Tag Archives: blueprints

New records released on our online catalogue

Thankfully, our recent problems with the online catalogue appear to be resolved. We apologise for the inconvenience you may have suffered in recent weeks.

The online catalogue service began switching itself off when we upgraded the catalogue system software. We noticed that our web server was having problems with the new software almost immediately. Although we did test the system before we installed it on our web server, a bug in the system did not become apparent until the online catalogue interface began asking for data from the system database. We’ve now reverted to a stable version of the system so hopefully we will not have any more unplanned interruptions to the online catalogue service.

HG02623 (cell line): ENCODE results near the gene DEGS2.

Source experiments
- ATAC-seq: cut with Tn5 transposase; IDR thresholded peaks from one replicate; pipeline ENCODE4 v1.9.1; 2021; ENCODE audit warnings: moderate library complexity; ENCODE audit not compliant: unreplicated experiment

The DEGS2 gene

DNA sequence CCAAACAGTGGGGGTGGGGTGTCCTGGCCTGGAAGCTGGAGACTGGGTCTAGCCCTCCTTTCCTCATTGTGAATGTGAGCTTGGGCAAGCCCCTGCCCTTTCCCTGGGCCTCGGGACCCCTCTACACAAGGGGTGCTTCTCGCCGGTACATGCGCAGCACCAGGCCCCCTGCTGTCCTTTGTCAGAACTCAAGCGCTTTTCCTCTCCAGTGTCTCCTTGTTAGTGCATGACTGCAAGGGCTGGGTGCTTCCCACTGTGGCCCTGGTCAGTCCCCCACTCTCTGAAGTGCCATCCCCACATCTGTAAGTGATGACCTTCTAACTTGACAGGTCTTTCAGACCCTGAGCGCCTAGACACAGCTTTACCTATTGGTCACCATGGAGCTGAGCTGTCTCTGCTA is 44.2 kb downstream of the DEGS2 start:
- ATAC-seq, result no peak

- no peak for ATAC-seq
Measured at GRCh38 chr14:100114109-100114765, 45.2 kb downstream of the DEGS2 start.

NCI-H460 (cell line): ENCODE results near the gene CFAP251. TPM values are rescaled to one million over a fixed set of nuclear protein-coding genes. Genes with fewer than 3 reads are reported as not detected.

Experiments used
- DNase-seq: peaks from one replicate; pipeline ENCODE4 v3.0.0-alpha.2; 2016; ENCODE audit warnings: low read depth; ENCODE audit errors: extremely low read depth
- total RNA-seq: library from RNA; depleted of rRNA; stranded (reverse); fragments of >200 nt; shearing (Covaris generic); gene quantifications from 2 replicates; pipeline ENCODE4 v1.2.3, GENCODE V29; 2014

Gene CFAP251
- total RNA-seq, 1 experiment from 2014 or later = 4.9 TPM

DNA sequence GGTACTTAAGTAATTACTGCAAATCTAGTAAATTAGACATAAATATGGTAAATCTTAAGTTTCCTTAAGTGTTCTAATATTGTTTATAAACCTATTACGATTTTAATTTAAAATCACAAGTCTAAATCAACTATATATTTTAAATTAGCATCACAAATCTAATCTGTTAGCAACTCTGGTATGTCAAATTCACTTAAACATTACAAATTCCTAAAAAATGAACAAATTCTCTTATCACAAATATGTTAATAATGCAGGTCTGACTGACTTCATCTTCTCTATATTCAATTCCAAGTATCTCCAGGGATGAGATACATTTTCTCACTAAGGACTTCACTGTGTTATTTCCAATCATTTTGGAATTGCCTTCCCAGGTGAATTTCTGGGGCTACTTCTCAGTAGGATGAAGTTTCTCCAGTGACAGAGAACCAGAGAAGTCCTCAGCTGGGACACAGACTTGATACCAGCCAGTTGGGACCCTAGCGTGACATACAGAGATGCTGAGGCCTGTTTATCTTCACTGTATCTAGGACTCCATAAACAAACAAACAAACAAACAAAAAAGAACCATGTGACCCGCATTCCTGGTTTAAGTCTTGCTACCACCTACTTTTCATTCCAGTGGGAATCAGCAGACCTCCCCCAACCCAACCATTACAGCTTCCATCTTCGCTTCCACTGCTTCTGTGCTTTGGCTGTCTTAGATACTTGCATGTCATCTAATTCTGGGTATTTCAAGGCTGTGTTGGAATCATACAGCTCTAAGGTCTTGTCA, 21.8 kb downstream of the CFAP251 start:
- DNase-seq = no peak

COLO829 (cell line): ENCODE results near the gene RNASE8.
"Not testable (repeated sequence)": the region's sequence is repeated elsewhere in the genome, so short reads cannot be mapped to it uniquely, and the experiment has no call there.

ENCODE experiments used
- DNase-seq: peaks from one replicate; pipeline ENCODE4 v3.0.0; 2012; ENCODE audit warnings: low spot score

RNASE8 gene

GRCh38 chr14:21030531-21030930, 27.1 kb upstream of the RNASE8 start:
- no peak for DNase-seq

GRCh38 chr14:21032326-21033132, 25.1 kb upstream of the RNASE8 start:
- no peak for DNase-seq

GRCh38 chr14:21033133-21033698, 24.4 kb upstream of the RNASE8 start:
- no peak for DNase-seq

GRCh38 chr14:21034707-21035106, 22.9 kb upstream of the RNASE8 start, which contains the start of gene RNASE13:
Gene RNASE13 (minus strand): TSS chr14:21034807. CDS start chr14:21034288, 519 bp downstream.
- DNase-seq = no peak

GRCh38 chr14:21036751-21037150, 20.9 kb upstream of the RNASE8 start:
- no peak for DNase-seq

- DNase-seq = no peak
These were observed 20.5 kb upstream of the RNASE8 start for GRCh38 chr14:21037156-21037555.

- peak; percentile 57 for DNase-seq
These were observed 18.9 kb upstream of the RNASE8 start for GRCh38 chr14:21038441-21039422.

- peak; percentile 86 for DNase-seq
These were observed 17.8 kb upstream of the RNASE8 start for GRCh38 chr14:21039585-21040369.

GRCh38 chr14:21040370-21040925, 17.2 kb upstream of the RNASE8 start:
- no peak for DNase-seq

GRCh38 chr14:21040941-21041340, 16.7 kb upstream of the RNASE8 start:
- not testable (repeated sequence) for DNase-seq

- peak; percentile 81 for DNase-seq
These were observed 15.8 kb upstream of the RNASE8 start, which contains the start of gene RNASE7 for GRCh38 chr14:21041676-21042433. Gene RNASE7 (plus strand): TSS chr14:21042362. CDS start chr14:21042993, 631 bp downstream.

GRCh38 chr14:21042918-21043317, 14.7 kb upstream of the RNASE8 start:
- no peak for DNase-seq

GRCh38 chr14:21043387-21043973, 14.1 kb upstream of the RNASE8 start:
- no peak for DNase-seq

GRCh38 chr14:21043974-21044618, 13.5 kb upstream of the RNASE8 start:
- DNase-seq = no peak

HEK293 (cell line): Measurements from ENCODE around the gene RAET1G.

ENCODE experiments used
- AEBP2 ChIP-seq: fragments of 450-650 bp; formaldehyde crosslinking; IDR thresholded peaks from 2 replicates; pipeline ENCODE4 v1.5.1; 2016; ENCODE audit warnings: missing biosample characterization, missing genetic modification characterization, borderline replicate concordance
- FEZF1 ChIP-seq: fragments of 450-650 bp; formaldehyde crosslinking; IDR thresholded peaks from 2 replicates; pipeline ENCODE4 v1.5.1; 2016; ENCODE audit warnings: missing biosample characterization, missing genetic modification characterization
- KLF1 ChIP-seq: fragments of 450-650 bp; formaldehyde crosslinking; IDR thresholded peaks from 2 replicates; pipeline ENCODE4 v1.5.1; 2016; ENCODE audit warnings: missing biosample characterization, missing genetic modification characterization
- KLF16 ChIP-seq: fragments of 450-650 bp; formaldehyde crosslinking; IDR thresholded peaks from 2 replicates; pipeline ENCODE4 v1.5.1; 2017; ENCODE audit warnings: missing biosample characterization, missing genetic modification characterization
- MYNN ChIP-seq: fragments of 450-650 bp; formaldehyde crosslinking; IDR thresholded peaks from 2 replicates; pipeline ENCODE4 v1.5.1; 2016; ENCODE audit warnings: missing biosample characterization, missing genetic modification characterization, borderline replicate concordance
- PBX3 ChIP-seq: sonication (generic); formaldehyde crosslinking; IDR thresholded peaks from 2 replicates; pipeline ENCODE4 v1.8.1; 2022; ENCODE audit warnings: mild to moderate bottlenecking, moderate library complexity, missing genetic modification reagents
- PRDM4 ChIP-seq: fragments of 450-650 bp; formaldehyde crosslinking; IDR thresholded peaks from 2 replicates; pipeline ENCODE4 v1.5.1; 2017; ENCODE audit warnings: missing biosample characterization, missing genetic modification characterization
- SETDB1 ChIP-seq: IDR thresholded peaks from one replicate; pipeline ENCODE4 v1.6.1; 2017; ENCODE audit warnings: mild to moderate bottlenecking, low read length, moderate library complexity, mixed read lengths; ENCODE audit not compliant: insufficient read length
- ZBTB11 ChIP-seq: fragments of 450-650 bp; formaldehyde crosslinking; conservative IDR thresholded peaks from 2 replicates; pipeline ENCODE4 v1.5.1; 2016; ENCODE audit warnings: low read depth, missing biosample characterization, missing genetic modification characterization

On a more positive note, we can reveal that 4752 records have been added to the online catalogue and these are now available to the public. These include:

POST 91: Buildings, Furniture and Fittings – over 3000 descriptions of plans, blueprints, photographs, illustrations and documents relating to Post Office sites and installations across the United Kingdom between c.1780 and 2002. We’ve digitised a small number of these records and we hope to attach these to their descriptions in the following months.

King Edward Building - two keyboard operators at Single Position Letter Sorting Machine (SPLSM), November 1971 (POST 118/6024)

King Edward Building - two keyboard operators at Single Position Letter Sorting Machine (SPLSM), November 1971 (POST 118/6024)

POST 118: Post Office Photograph Library – 450 descriptions of photographs from 1967-1999. These images form part of a series of photographs compiled by library staff during the course of their work. They include many colour medium-format photographs of sorting offices, technical photographs of equipment and postmen and women on delivery. These records often include digital images of the photographs themselves. Further records from this series will be released in the future.